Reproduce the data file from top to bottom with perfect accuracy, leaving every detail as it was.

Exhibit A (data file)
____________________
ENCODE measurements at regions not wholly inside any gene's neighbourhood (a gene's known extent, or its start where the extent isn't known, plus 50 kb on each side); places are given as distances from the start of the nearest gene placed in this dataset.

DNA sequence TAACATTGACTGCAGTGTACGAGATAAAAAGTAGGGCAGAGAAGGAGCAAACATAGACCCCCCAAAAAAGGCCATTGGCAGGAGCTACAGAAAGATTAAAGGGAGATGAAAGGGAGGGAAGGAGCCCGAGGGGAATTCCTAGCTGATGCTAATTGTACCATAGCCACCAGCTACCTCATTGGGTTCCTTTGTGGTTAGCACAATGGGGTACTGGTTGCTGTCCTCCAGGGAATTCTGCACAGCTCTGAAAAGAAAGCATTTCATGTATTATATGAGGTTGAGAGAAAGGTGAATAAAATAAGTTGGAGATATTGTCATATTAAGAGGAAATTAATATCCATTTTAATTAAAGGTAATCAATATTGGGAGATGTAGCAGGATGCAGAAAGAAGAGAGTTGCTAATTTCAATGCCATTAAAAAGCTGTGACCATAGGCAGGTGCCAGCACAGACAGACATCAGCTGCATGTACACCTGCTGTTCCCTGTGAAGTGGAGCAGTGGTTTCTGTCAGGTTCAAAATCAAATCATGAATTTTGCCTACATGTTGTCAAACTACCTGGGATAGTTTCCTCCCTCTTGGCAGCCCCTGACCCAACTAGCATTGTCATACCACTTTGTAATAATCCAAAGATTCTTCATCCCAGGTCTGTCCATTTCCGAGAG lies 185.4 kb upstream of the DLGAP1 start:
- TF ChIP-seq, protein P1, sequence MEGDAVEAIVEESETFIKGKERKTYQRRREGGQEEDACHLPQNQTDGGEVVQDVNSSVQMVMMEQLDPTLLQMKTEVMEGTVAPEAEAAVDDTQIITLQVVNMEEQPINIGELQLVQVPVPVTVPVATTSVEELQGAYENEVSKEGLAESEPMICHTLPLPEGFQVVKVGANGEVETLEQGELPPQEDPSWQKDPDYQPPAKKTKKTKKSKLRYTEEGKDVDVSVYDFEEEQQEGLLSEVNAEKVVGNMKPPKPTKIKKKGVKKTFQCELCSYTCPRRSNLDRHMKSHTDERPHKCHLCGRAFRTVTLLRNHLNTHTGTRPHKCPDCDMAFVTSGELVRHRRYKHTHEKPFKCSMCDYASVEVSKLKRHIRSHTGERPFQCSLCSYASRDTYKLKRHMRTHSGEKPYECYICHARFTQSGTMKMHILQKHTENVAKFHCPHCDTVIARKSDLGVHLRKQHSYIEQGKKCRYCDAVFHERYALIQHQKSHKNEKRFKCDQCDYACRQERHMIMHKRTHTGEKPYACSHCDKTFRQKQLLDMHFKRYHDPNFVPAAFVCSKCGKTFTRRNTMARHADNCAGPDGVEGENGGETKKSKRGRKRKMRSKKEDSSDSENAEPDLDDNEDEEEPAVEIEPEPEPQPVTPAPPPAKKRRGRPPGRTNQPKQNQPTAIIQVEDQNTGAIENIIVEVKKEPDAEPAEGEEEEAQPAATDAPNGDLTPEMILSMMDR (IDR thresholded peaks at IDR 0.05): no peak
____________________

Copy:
ENCODE measurements at regions not wholly inside any gene's neighbourhood (a gene's known extent, or its start where the extent isn't known, plus 50 kb on each side); places are given as distances from the start of the nearest gene placed in this dataset.

DNA sequence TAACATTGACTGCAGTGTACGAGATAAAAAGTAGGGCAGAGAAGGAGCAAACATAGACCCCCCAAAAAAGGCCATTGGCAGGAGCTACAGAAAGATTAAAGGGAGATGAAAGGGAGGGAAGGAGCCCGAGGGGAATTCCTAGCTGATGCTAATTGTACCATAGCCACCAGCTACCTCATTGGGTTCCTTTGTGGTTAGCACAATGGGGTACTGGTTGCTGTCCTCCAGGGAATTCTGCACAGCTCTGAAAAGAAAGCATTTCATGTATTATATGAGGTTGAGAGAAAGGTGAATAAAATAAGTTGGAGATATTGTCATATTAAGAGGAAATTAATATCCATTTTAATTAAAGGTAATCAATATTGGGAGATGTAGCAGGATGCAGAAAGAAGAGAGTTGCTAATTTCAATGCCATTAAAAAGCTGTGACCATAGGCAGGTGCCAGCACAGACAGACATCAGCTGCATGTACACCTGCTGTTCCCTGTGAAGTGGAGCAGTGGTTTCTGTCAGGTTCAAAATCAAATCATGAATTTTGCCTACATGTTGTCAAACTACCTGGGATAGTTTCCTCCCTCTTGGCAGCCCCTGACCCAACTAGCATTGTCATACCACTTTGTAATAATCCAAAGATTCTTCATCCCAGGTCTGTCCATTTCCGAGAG lies 185.4 kb upstream of the DLGAP1 start:
- TF ChIP-seq, protein P1, sequence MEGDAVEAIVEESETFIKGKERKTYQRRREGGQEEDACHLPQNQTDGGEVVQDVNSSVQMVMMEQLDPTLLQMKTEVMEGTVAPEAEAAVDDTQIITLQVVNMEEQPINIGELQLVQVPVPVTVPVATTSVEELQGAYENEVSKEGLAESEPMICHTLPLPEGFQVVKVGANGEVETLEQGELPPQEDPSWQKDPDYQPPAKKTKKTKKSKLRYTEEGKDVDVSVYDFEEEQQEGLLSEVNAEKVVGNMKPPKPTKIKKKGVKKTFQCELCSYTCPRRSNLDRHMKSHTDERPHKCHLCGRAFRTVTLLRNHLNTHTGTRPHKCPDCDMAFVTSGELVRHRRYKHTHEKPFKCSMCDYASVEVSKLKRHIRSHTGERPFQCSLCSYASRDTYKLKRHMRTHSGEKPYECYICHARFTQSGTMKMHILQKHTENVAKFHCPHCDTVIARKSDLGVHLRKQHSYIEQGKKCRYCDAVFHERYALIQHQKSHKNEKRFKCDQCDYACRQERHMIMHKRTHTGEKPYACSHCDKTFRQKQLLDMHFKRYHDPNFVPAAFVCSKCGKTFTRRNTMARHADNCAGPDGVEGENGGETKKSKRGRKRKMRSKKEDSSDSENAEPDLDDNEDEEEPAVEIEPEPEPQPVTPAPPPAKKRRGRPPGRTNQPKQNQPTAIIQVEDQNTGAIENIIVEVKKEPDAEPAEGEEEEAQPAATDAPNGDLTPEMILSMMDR (IDR thresholded peaks at IDR 0.05): no peak